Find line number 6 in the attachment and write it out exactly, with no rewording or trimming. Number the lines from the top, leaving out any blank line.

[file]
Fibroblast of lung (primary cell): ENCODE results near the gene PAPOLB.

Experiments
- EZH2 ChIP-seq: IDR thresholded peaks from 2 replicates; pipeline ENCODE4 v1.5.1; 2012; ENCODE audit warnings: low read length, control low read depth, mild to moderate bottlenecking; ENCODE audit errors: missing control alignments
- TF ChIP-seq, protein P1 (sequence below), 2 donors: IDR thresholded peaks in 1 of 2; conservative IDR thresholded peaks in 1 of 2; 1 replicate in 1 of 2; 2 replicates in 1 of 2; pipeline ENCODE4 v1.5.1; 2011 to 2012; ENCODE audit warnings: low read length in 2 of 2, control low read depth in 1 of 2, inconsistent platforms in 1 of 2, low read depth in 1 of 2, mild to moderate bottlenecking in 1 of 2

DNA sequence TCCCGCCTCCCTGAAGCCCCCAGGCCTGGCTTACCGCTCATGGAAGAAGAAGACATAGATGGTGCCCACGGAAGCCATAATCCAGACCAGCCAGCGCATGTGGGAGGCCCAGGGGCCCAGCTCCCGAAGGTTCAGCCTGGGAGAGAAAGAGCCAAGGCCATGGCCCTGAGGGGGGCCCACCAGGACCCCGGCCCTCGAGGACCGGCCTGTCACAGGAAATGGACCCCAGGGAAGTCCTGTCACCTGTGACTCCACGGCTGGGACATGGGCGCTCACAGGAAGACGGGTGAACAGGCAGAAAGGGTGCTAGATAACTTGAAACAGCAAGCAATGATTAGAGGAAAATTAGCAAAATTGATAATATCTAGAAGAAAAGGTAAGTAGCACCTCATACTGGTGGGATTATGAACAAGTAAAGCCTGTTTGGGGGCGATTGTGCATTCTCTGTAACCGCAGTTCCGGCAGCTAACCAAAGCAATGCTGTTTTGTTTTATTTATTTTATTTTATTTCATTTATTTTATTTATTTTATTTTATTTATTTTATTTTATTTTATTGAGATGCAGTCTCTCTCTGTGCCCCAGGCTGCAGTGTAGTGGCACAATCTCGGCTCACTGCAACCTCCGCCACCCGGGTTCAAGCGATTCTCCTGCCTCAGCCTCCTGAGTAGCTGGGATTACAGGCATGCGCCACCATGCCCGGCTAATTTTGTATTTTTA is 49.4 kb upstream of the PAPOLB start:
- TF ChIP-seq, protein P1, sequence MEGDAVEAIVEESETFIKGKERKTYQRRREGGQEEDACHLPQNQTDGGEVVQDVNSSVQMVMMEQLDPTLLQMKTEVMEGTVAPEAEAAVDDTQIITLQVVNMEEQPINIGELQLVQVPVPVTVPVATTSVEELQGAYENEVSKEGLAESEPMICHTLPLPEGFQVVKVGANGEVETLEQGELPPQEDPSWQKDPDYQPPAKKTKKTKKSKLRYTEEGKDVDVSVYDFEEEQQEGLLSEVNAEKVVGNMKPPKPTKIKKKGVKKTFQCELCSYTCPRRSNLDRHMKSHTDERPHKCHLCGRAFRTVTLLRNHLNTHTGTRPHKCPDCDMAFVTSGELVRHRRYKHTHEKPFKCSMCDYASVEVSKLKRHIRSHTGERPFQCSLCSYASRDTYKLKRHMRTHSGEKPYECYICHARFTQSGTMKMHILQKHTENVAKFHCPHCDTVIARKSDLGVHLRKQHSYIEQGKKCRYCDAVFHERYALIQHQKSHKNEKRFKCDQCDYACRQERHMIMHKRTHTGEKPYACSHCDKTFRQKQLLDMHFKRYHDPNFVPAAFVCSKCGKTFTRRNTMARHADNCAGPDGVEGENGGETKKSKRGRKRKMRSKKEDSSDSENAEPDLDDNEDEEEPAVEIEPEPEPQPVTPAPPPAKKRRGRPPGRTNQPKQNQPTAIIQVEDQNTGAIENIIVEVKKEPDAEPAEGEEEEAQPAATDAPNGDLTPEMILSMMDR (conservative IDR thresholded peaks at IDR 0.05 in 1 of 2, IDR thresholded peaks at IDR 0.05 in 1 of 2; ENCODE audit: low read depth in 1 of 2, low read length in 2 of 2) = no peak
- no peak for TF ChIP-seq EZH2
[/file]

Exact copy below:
- TF ChIP-seq, protein P1, sequence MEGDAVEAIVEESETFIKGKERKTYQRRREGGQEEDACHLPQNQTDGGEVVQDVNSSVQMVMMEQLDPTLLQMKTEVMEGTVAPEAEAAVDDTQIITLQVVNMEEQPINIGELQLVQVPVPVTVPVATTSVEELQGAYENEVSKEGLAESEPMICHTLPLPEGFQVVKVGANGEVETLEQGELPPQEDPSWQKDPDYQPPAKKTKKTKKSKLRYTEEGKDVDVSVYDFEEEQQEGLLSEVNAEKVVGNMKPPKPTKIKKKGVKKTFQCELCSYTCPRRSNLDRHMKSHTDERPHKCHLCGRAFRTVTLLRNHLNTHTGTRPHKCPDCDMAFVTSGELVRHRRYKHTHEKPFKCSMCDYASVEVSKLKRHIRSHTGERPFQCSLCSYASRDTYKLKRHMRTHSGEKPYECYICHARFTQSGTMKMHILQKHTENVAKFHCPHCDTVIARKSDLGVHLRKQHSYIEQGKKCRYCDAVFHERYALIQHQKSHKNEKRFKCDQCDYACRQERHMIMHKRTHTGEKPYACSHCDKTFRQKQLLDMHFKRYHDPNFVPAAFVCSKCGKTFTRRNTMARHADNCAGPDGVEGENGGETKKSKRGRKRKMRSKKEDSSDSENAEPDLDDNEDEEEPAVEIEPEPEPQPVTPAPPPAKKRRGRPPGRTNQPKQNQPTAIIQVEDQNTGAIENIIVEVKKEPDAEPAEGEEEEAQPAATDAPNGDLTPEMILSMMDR (conservative IDR thresholded peaks at IDR 0.05 in 1 of 2, IDR thresholded peaks at IDR 0.05 in 1 of 2; ENCODE audit: low read depth in 1 of 2, low read length in 2 of 2) = no peak